Vice President Kamala Harris on Friday warned that a win by Republican candidate Glenn Youngkin in Virginia’s gubernatorial election could doom Democrats in the 2022 congressional midterms and even the 2024 general election.
Harris gave the frank analysis, which is likely to be cited often by Republicans if Youngkin does win, while campaigning for Democratic candidate Terry McAuliffe in Norfolk, Va.
“What happens in Virginia will in large part determine what happens in 2022, 2024 and on,” Harris said during a 16-minute stump speech.
“You gonna bring this home, right? Yes you are,” Harris told the crowd, warning them that “Tuesday is a critical day that will determine whether we either turn back the clock or move it forward.”
Harris made the stop as polls show a tight race ahead of the Tuesday election. But the day’s campaigning was overshadowed by McAuliffe backers associated with the scandal-plagued Lincoln Project impersonating tiki-torch bearing white supremacists in an apparent bid to smear Youngkin’s campaign.
Neither Harris nor McAuliffe mentioned outrage over the stunt, which Democrats initially portrayed as a genuine show of support for Youngkin by extremists invoking the infamous 2017 racial clashes in Charlottesville.
“Happy” singer Pharrell Williams joined Harris and McAuliffe at the Friday rally.
But Pharrell’s own stump speech was less convincing. The musician urged people to support McAuliffe, but introduced to him as “the former governor and maybe the governor-to-be-again.”
McAuliffe faces a stiff challenge from Youngkin in the state that President Biden won last year by a comfortable 10-point margin. The candidates are essentially tied in most polls, but Youngkin was ahead by 8 points in a Fox News survey released Thursday.
Although McAuliffe didn’t address the day’s major controversy involving five people dressed up as neo-Confederate Youngkin supporters, he did cite the 2017 clashes during his remarks Friday night.
“I told these white supremacists and neo-Nazis to get the hell out of Virginia, leave our state and don’t you ever come back to Virginia!” McAuliffe said, referring to the fact that he was previously the state’s governor from 2014-2018.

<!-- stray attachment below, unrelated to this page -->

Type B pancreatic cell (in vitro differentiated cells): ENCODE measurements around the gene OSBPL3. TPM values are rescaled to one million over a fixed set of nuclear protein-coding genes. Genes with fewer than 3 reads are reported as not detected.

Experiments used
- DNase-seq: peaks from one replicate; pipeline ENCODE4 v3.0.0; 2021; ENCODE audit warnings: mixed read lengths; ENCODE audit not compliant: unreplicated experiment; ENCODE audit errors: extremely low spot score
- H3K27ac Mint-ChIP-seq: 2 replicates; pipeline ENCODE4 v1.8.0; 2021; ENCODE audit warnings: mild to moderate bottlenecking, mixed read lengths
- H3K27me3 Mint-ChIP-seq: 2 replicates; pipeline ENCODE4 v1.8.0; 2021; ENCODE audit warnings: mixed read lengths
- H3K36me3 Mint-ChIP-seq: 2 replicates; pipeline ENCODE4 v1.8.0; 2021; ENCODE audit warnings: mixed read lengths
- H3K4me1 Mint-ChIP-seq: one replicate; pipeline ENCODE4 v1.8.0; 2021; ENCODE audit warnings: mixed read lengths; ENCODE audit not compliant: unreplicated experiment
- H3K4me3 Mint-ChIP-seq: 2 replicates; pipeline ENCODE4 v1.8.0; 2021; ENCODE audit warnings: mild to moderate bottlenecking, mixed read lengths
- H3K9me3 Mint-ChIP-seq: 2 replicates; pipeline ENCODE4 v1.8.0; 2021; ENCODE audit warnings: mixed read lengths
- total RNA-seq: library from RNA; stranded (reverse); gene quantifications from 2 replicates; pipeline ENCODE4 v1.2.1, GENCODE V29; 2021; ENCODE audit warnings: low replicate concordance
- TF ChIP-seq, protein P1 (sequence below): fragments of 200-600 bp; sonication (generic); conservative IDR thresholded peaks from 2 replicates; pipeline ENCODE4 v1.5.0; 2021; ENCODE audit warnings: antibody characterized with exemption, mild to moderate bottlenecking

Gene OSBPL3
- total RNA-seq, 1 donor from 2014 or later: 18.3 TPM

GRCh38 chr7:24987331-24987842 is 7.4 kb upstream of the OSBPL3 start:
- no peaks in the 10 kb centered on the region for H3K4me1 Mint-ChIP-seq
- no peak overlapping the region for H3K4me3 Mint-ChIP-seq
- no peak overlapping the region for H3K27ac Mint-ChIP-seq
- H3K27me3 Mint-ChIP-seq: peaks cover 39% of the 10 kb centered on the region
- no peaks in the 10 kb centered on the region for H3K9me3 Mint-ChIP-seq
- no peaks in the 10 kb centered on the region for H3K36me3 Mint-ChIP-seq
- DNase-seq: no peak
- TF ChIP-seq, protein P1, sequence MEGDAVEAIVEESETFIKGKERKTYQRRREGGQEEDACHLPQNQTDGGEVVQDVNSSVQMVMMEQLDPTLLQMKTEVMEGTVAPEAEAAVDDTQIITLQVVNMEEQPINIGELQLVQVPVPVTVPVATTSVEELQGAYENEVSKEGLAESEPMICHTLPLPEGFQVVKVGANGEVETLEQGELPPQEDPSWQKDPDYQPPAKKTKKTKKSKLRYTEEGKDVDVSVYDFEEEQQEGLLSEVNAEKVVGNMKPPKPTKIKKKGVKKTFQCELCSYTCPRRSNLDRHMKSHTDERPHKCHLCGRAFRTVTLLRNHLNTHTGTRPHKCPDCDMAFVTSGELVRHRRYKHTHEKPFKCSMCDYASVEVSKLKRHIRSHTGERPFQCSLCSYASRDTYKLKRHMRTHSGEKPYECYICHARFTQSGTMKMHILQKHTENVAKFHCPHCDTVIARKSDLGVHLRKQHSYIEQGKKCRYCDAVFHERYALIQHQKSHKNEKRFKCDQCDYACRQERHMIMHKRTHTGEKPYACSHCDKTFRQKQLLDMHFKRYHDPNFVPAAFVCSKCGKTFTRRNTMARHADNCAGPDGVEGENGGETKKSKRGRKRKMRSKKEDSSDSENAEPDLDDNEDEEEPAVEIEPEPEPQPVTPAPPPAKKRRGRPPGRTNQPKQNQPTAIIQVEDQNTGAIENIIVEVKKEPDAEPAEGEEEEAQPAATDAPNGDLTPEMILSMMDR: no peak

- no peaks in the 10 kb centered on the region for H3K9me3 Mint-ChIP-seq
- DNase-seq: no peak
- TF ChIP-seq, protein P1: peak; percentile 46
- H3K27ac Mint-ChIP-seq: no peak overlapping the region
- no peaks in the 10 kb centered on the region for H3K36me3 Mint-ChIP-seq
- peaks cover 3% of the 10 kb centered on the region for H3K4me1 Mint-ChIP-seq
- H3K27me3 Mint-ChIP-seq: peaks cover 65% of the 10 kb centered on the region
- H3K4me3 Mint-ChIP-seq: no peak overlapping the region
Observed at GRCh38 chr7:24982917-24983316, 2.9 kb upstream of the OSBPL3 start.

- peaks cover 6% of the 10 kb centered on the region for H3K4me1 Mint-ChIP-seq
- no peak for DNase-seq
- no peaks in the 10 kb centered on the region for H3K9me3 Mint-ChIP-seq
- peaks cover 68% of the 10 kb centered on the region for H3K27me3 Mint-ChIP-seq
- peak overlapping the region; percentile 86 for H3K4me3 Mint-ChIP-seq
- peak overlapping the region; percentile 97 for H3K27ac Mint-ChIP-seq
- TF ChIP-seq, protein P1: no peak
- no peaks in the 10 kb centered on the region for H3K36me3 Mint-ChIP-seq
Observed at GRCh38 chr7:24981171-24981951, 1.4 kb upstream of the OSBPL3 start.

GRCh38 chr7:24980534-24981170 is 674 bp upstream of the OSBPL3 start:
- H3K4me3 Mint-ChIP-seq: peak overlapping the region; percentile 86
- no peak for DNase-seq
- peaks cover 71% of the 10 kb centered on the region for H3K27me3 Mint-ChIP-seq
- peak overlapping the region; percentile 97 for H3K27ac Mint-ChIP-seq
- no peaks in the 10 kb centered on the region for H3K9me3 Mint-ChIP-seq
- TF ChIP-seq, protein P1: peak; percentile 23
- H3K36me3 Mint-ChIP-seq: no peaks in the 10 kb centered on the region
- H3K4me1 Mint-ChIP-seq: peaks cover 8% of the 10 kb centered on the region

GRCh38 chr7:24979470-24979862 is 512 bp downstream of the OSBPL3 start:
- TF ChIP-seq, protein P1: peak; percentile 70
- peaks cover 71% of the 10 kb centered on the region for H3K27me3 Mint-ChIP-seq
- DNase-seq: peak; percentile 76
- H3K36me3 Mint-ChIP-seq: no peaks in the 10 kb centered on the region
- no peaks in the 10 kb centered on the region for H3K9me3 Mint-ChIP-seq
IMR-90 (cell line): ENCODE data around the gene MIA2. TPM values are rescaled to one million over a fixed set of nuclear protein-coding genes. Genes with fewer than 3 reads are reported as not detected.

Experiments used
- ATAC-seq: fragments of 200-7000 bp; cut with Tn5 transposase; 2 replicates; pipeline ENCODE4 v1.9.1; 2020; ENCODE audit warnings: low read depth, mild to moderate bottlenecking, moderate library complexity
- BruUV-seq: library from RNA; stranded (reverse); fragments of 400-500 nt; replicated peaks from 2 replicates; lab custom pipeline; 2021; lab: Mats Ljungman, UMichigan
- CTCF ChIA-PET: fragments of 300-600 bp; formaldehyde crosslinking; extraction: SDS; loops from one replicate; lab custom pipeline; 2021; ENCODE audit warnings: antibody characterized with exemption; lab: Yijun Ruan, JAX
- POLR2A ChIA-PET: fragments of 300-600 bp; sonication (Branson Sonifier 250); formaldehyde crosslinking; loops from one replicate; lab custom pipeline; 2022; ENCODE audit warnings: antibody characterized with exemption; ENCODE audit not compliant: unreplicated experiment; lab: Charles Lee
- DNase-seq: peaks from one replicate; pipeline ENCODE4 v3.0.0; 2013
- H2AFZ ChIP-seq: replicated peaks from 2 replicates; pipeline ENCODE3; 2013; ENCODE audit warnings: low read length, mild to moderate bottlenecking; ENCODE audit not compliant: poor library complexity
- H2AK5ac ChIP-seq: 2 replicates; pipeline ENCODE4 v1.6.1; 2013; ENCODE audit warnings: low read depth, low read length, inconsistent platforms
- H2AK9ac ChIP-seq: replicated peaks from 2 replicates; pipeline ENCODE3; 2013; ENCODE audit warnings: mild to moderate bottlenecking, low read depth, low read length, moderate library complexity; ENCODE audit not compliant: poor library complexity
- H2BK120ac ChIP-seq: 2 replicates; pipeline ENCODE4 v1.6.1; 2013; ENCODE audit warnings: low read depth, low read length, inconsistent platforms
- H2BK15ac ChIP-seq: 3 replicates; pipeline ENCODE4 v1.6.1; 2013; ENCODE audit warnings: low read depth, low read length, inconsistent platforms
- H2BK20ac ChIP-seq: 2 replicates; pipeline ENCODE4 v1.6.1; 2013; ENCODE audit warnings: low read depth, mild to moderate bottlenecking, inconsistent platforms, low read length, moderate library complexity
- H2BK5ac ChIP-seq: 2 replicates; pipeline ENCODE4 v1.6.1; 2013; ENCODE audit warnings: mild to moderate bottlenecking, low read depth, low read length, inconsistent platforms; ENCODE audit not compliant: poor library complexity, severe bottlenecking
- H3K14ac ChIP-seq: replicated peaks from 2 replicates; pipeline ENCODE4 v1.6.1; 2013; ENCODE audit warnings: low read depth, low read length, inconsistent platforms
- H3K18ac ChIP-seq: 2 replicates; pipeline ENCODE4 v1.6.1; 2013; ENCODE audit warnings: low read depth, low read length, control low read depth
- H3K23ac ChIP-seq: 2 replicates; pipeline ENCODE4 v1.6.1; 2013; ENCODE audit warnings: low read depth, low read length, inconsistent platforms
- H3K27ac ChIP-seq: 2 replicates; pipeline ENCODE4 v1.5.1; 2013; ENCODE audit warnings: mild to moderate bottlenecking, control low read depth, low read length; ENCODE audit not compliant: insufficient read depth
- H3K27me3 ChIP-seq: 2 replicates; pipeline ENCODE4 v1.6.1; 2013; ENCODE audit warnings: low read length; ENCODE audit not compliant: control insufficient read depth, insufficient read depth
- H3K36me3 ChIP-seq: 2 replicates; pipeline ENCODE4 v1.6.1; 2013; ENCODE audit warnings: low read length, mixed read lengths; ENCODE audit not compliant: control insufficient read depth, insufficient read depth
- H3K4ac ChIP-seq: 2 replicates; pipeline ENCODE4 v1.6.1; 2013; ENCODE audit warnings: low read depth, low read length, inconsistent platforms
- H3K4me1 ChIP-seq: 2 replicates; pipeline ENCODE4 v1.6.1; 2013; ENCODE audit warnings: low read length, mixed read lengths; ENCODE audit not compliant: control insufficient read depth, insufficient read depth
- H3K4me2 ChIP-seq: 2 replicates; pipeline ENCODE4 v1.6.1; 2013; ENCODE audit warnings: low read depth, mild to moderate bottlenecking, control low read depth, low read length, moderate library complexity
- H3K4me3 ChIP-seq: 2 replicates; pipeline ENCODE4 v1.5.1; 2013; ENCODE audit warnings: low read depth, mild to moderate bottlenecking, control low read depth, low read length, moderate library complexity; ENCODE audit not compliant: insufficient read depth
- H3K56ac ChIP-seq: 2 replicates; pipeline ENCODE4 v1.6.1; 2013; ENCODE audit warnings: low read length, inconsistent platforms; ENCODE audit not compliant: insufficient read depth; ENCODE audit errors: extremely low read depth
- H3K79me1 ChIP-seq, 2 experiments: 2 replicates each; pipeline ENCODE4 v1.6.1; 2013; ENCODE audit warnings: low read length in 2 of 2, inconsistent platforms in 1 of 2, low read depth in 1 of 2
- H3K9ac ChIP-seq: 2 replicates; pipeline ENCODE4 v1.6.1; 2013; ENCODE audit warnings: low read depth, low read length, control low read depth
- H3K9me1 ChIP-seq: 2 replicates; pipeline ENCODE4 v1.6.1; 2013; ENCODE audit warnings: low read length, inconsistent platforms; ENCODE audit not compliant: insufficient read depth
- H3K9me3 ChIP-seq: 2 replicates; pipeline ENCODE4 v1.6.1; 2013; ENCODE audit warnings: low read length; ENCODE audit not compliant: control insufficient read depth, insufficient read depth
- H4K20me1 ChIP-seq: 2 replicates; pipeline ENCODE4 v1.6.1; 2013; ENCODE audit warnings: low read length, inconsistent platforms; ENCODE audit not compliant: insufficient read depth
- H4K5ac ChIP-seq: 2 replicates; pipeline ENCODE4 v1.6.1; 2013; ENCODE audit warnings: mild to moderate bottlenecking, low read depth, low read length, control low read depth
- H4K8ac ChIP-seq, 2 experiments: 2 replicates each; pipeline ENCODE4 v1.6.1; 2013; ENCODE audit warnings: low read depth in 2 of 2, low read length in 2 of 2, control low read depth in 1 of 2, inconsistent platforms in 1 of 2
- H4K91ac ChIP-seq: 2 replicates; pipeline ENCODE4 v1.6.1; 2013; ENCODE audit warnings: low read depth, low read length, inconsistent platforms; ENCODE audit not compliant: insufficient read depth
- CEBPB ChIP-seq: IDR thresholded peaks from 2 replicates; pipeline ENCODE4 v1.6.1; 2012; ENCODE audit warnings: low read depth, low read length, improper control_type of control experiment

“Politicians have encouraged it. Even after that and even after the Jan. 6 insurrection, Glenn Younkin said that Donald Trump represents so much of why he was running for governor. Folks, Virginia, we are so much better than the politics of hatred.”
The 2017 clashes in Charlottesville erupted over the proposed removal of a statue of Confederate Gen. Robert E,. Lee and culminated in the vehicular murder of an anti-racism activist by an alleged neo-Nazi.
On Friday, the five people dressed as participants in the violence greeted a Youngkin campaign bus in Charlottesville and chanted, “We’re all in for Glenn!”
Their visually jarring action was initially misinterpreted on social media as a genuine expression of support for the Republican. But after internet sleuths alleged that the people were actually Democrats, the Lincoln Project said that it had staged the stunt.
Andrew Whitley, executive director of the Virginia Democratic Party, insisted in a statement that the party and its affiliates had nothing to do with the faux-racism.
McAuliffe is a former chairman of the Democratic National Committee and a longtime lieutenant of the Clinton family. Youngkin is a businessman and former CEO of the Carlyle Group who has not held elected office.
Democrats have reason to worry about the outcome of the election. In 2009, Republican candidates won the New Jersey and Virginia gubernatorial races in a significant blow to President Barack Obama during his first year in office. The wins gave Republicans momentum and they flipped control of the House in 2010, blocking Obama’s legislative agenda.